The changing seasons bring about a kaleidoscope of colours in the sky; in Feb, the cloudy grey early mornings give way to a cover of myriad shades of blue with fluffy white cumulus clouds orchestrated to hijack our thoughts (for a moment at least), by forming vaguely familiar but mostly mysterious patterns; floating to elsewhere but sometimes just appear standing perfectly still; which after a few hours disappear leaving behind streaks of feathery white; occasionally it’s just a completely cloudless sheet of monochrome indigo by noon and finally tufts of golden fleece and streaks of crimson amidst the white clouds frame the evening sky. These days if you gaze up in the evenings, you can even see a half moon at 5:30 pm 🌛
And here in the Garden City of Bangalore, it’s not just the heavens that change colours, the earth too puts up a competing and spectacular show with the passing seasons. A natural spectacle, I thought until now… Harini Nagendra in her book Nature in the City writes…
“Inspired by the Sanskrit poet Kalidasa’s Ritusamhara, these administrators moved away from the focus of pete (pronounced ‘paytay’ the populous commercial and residential part of old Bangalore) on shade providing, fruit-bearing, large canopied trees such as the mango, banyan and tamarind traditionally planted on Indian roadsides. Instead they selected exotic trees from different parts of the world with a focus on visually spectacular blossoms. The mix of trees were carefully selected to ensure sequential blooming, such that the viewer…”Nature in the City by Harini Nagendra
“…need not sigh on finding one day that that beautiful yellow blossom has gone. For he is sure to discover soon after that the very next tree is all smiles, with a burst of white Frangipanis. A few yards away, and just a few weeks later, another tree, which was till now only a thick, shade-giving canopy of green leaves, waiting like a member of an orchestra for his turn to come alive with his piece, will be covered with a shimmering mantle of gold coins as if to prove that summer has its precious compensations.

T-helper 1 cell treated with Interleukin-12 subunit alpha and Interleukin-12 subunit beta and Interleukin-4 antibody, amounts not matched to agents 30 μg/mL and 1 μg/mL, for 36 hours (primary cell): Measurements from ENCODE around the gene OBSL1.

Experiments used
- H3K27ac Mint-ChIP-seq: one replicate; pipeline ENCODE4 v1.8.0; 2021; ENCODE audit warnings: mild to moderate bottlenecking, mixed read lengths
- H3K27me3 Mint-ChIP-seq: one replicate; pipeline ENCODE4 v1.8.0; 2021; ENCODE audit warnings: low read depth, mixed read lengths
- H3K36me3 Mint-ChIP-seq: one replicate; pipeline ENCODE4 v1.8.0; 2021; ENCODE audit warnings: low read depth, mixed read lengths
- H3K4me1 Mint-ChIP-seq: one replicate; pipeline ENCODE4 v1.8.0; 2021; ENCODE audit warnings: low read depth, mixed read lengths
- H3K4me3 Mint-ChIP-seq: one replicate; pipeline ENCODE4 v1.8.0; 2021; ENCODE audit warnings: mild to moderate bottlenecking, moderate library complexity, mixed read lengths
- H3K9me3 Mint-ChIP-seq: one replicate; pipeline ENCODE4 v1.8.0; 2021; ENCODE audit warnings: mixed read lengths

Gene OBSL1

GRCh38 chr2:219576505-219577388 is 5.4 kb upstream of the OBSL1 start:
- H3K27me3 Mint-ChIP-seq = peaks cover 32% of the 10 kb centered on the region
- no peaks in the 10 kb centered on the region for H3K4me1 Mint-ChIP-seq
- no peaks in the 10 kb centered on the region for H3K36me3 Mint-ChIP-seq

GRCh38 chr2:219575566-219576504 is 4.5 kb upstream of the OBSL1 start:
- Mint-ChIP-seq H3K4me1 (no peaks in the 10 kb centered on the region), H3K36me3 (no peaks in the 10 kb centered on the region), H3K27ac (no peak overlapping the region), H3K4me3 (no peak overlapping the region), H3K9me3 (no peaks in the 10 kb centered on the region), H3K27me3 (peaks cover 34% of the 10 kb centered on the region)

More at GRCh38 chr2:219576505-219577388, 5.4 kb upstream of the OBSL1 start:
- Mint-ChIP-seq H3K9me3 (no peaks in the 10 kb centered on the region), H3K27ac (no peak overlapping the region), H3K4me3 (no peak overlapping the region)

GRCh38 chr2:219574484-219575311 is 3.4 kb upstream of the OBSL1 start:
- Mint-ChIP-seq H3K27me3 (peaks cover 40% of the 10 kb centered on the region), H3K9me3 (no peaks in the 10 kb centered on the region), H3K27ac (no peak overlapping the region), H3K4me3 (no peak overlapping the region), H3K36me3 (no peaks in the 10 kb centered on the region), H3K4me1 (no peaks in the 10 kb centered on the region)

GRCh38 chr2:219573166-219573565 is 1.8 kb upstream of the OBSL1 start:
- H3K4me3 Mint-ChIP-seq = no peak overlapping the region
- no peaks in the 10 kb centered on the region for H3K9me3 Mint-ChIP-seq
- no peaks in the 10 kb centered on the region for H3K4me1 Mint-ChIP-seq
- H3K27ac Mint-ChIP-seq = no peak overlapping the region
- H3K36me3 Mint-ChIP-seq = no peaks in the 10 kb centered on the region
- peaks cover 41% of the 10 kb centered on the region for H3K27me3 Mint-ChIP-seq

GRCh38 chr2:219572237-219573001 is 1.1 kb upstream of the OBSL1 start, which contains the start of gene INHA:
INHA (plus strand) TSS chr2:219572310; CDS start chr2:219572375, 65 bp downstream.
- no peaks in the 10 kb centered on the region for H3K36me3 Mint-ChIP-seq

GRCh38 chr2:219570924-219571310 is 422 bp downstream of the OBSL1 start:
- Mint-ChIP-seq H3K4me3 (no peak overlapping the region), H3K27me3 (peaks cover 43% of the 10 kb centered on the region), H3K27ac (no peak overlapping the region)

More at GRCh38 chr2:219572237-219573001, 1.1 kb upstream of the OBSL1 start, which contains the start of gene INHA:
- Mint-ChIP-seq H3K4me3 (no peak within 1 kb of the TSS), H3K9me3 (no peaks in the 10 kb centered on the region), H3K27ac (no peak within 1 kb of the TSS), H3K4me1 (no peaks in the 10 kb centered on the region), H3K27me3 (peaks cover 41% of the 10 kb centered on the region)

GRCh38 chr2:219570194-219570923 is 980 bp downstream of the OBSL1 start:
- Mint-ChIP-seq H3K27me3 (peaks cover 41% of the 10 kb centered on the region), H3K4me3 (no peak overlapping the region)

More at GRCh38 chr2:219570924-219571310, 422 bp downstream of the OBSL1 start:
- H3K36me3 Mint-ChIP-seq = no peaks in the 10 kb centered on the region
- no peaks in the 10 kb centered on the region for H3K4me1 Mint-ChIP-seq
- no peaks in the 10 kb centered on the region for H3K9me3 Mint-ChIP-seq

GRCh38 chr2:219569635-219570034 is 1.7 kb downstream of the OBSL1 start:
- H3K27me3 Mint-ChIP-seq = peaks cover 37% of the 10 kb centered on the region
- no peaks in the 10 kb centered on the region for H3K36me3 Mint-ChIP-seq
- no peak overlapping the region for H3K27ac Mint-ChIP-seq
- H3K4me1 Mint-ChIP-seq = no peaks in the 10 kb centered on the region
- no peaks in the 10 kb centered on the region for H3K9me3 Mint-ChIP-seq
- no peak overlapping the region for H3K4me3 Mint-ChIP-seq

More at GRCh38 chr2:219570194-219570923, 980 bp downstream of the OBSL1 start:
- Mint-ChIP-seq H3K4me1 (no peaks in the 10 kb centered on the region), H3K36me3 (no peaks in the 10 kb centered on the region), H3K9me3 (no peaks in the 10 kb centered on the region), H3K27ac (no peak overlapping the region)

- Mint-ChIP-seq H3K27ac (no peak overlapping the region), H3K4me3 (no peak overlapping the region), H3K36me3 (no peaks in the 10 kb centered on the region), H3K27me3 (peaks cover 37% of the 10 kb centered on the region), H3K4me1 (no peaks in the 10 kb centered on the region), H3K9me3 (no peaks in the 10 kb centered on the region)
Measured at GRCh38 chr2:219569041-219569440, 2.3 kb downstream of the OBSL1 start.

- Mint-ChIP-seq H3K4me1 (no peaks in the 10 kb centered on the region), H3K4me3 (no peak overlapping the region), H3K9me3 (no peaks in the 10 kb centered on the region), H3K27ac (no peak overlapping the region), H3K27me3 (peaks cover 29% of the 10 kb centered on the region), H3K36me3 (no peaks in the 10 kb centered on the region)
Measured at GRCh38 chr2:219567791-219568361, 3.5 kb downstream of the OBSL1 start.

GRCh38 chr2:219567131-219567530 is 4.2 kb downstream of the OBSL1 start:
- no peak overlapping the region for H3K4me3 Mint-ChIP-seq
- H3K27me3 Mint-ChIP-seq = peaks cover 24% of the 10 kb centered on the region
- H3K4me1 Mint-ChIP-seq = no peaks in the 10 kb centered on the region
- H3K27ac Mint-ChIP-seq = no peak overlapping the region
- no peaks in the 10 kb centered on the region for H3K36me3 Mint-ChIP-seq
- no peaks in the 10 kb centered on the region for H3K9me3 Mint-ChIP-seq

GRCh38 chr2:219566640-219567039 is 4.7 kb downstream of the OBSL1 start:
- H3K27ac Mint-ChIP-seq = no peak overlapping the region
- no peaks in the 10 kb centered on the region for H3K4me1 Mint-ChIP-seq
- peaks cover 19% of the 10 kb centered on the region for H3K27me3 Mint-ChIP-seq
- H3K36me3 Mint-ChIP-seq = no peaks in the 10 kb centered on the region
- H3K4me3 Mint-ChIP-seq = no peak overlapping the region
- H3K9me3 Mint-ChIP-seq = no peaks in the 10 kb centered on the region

The City’s created aesthetic was made possible by the colonial regime, which imported flowering tree species from far flung parts of the colonized world.”Blossoms of Bangalore by T P Issar
And so the majestic trees that provide the colorful drapes which adorn the streets of Bangalore have been carefully selected and planted with thought by the administrators. It is only last year by March that I began to notice the sequential bloom among the Bangalore’s adored street trees and the magic created by the changing hues. 👉Tabebuia bloom in Bangalore 🌸🌸
This year, the first show of colours to burst forth is from the Bougainvillea; it is so common here, but apparently it is native to South America. It is named after the French navigator Louis-Antoine de Bougainville who collected the plant during his sailing expedition around the world.
It is not a tree, but a woody creeper and the pictures of the bougainvillea here are from the garden around our apartment complex. It’s often grown as a hedge plant and is seen draping the boundary walls of many apartment complexes and homes in Bangalore; the exotica comes from seeing new colours in bloom. They are also seen planted along the central median of the roads in the city.
Purple bougainvillea is for me the most common; the colour is as always spectacular !!
And we do have a bunch of other colours in bougainvillea around our apartment complex- the white is pretty 🤍 ; the small and actual flowers of the bougainvillea are seen framed by the more colorful bracts.
They are almost red from afar, but close up they look more magenta or fuchsia, these bracts are a standout 💖👇
We have an orange and pink bougainvillea climbing up an Australian Almond tree 🌳
The colourful clusters of bracts look full and yet so light; watching them sway gently in the wind is a lovely sight. There are also the hybrid varieties 👇
The dry February weather seems perfect for the bougainvilleas and the colours are picturesque !!
Till next post, take care !!